I’ve had a pebble in my shoe since Saturday about my brand experience with an AT&T store.
Friday, my Motorola Razr stopped working. I’d seen hints its demise was near — the screen would occasionally blink uncontrollably. By Friday mid day, it was dead.
I’ve had my service through Cingular since I moved to Seattle two years ago. I paid good money for a Razr at that time. To be honest it was the first phone I ever cared about – before that I took whatever my company provided or whatever was free. I loved the way the Razr looked, felt and worked. Last year, at about this same time, my first Razr died and Cingular replaced it under warranty. The one-year warranty was actually one day out of date, but they didn’t quibble. I really, really appreciated that.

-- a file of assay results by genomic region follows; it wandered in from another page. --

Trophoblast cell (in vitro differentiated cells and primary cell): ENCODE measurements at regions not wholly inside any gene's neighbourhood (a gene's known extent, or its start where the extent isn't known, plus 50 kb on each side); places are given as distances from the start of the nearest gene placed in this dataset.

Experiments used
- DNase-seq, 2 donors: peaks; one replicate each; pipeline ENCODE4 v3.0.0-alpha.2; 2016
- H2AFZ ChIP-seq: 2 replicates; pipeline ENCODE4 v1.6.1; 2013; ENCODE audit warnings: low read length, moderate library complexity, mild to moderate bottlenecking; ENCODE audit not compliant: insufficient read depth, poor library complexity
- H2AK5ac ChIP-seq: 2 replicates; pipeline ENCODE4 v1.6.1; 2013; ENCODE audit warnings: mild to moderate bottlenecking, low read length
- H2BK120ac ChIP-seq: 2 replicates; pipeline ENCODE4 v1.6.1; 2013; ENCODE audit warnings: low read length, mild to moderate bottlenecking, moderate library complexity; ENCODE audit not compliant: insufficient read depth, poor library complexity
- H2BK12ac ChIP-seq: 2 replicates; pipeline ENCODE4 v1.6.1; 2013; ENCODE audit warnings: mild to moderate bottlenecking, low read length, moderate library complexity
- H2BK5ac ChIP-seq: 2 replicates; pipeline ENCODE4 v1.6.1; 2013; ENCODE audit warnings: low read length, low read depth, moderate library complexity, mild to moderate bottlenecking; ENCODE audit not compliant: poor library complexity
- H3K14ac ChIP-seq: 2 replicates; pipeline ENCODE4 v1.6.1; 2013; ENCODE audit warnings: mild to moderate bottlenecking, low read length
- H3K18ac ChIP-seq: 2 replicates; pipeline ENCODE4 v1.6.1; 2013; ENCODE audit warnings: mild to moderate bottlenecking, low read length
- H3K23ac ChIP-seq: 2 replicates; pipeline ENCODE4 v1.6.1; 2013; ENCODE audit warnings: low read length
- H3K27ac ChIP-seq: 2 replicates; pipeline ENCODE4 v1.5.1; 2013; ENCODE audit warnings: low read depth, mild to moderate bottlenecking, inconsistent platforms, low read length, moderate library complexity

Saturday morning, I visited the AT&T (nee Cingular) store first thing. The staff person was unfailingly polite when he advised me that the phone warranty was for one year and I’d had my phone for almost two years. The warranty did not reset when my phone was replaced the first time. I could get a new Razr for $20; $70 really, but Motorola offers a $50 rebate (read “hassle”). All I had to do was sign up for a two year contract extension with AT&T and pay an $18 contract-extension fee. A fee for letting them keep me as a customer?! You’ve got to be kidding.
I can’t live without my cell and I have little patience for ferreting out the best offer, so I paid for the phone and signed up for the two-year contract extension. I even bought a Bluetooth headset because I need one. The staff person was helpful in filling out the rebate form for me and setting up the Bluetooth.
But I’m going to have a bad taste in my mouth about the $18 and the phone warranty for awhile. That’s what a brand experience is. It’s everything about your relationship with a company. And in today’s world, it’s impossible for a company to keep one customer’s sub-par brand experience isolated.